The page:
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Tue, 21 Aug 2018
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Cow Skull

Russian scientists discover region's largest mammoth tusk yet in Ural mountains

largest mammoth tusk russia
© CEN/NTV
Paleontologists are celebrating after discovering the largest mammoth tusk ever found in Russia
Paleontologists are celebrating after discovering the largest mammoth tusk ever found in Russia.

Part of the tusk of a steppe mammoth was found during an an expedition in the Ural Mountains in the Prikamye region of central Russia's Perm Krai region.

Paleontologists initially thought they had found just a small section of tusk - but when it was fully excavated it measured 3.15 metres (10ft 4ins) long and 22 centimetres (8.7 ins) in diameter.

Comment: What kind of world was able to support such massive creatures?


Doberman

Woman killed by pit bull terrier in Chicago

PIT BULL ATTACK
A 57-year-old woman is killed after being attacked by a pit bull on Chicago's far South Side.

It happened near 101st and South Calhoun around noon Saturday.

Police said when officers arrived at the scene, the dog charged at them. Both officers fired their guns killing the dog.

The victim was taken to the hospital where she was pronounced dead. The dog bit her throughout her body, including her neck.


Attention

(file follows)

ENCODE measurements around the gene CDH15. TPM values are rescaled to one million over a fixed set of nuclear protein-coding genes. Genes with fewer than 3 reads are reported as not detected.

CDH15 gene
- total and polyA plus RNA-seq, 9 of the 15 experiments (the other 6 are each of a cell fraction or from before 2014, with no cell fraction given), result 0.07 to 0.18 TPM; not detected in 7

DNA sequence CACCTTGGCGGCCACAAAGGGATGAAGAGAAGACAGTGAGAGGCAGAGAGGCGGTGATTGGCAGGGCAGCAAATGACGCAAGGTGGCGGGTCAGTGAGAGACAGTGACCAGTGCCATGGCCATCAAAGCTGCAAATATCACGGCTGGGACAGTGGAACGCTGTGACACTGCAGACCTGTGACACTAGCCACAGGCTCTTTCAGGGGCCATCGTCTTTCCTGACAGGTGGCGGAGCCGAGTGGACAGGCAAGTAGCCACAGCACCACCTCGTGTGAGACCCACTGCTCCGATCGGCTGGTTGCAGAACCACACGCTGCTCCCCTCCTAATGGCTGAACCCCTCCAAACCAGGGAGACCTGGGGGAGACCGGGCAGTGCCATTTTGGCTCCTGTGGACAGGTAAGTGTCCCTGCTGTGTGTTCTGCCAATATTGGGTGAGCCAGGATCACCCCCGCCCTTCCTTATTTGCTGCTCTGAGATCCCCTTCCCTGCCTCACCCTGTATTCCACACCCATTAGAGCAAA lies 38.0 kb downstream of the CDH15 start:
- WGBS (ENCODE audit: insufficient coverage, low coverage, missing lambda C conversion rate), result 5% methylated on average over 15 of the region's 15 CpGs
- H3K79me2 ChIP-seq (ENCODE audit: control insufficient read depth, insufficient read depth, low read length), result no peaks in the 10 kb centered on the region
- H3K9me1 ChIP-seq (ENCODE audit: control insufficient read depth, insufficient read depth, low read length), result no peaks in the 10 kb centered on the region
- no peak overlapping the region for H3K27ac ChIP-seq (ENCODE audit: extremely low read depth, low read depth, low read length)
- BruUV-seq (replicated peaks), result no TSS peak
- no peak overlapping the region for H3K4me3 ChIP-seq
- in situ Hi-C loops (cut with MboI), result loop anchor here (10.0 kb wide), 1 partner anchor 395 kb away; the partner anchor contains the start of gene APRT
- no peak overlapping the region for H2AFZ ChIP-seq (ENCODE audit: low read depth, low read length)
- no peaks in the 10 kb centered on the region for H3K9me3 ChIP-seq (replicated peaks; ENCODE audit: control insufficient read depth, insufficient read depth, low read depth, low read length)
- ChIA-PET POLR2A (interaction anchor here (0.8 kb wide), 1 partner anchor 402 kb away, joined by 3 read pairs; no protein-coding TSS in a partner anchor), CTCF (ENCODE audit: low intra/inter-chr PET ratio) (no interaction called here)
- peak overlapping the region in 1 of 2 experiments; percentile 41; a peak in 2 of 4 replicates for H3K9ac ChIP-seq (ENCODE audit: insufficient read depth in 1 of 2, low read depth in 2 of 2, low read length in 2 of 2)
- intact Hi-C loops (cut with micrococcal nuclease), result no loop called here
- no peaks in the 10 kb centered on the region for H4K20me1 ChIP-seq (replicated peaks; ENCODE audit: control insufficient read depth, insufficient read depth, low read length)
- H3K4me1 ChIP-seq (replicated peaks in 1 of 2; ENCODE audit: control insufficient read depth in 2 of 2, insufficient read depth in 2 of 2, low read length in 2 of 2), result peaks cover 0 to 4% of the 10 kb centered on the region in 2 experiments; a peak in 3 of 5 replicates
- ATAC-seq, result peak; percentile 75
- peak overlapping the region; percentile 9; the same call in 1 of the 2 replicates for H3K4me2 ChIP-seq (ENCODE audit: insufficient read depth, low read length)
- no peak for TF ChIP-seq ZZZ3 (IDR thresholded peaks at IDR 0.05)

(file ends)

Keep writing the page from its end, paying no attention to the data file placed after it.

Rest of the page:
Bryde's whale found dead in south Iran

dead whales
A huge Bryde's whale was found dead in Deyr-Nakhilou National Park located along the coasts of the southern province of Bushehr.

According to Hossein Delshab, head of the provincial office of the Department of Environment, the large mammal must have crashed into the boats and ships before its death, Tasnim News Agency reported.

"This is not the first time that dead big whales are washed ashore in the southern coasts," the official said.

Cow

Globull warmist nutjobs burning crops for fuel while farmers struggle to feed cattle due to "extreme weather"

anarobic digestion plants
Sheep farmers are calling for the government to rethink incentives for anaerobic digestion plants and large-scale biomass burners post-Brexit.

The National Sheep Association (NSA) is urging a review on the impact energy grant structures are having on the countryside, which the group says is "disproportionately incentivised".

The organisation has concerns over the pressure anaerobic digestion (AD) plants and large-scale biomass burners place on the sheep sector - and says the current extreme weather has further exacerbated the situation.


Comment: Wiki:
Anaerobic digestion is a collection of processes by which microorganisms break down biodegradable material in the absence of oxygen. The process is used for industrial or domestic purposes to manage waste or to produce fuels.



Phil Stocker, NSA Chief Executive explained: "Forage stocks were completely used up during the harsh winter we experienced, but instead of being able to rebuild stores, the dry weather means sheep farmers are already using winter feeds to sustain flocks due to a shortage of grass.

Comment: This story just demonstrates just how disconnected from reality globull warming 'science' really is. While farmers suffer crop losses and lower yield due to harsher winters, wetter springs and summer drought, with many resorting to slaughtering their animals due to lack of feed, demented global warmists are burning feed to produce a minimal amount of power, which is probably one of the most inefficient and wasteful uses imaginable. However food prices are already rising and it won't be long before a consumer backlash puts an end to such insanity: Also check out SOTT radio's: